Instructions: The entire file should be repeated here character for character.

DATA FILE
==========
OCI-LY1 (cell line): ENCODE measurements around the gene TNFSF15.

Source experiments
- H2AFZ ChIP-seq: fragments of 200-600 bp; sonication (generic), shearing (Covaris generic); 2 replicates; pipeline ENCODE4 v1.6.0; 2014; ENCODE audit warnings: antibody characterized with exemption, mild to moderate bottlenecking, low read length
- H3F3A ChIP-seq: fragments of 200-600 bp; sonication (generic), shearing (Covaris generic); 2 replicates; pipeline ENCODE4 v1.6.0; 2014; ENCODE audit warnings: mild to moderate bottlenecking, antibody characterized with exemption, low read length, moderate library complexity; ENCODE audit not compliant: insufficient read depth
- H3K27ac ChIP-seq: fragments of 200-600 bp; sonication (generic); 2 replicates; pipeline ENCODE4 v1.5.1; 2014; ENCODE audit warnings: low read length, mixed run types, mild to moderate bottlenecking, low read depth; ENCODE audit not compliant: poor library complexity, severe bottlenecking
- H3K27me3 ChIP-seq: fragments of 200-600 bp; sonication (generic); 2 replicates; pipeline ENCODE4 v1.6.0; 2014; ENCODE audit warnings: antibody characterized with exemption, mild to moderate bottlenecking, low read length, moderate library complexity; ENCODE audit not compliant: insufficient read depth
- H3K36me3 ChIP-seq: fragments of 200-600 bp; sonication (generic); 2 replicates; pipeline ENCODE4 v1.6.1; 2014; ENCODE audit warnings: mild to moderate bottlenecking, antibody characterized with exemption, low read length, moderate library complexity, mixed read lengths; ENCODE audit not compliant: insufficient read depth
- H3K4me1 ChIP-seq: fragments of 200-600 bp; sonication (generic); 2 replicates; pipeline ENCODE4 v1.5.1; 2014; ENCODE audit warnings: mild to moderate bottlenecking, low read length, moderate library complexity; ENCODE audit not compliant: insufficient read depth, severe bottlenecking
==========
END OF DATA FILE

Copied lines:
OCI-LY1 (cell line): ENCODE measurements around the gene TNFSF15.

Source experiments
- H2AFZ ChIP-seq: fragments of 200-600 bp; sonication (generic), shearing (Covaris generic); 2 replicates; pipeline ENCODE4 v1.6.0; 2014; ENCODE audit warnings: antibody characterized with exemption, mild to moderate bottlenecking, low read length
- H3F3A ChIP-seq: fragments of 200-600 bp; sonication (generic), shearing (Covaris generic); 2 replicates; pipeline ENCODE4 v1.6.0; 2014; ENCODE audit warnings: mild to moderate bottlenecking, antibody characterized with exemption, low read length, moderate library complexity; ENCODE audit not compliant: insufficient read depth
- H3K27ac ChIP-seq: fragments of 200-600 bp; sonication (generic); 2 replicates; pipeline ENCODE4 v1.5.1; 2014; ENCODE audit warnings: low read length, mixed run types, mild to moderate bottlenecking, low read depth; ENCODE audit not compliant: poor library complexity, severe bottlenecking
- H3K27me3 ChIP-seq: fragments of 200-600 bp; sonication (generic); 2 replicates; pipeline ENCODE4 v1.6.0; 2014; ENCODE audit warnings: antibody characterized with exemption, mild to moderate bottlenecking, low read length, moderate library complexity; ENCODE audit not compliant: insufficient read depth
- H3K36me3 ChIP-seq: fragments of 200-600 bp; sonication (generic); 2 replicates; pipeline ENCODE4 v1.6.1; 2014; ENCODE audit warnings: mild to moderate bottlenecking, antibody characterized with exemption, low read length, moderate library complexity, mixed read lengths; ENCODE audit not compliant: insufficient read depth
- H3K4me1 ChIP-seq: fragments of 200-600 bp; sonication (generic); 2 replicates; pipeline ENCODE4 v1.5.1; 2014; ENCODE audit warnings: mild to moderate bottlenecking, low read length, moderate library complexity; ENCODE audit not compliant: insufficient read depth, severe bottlenecking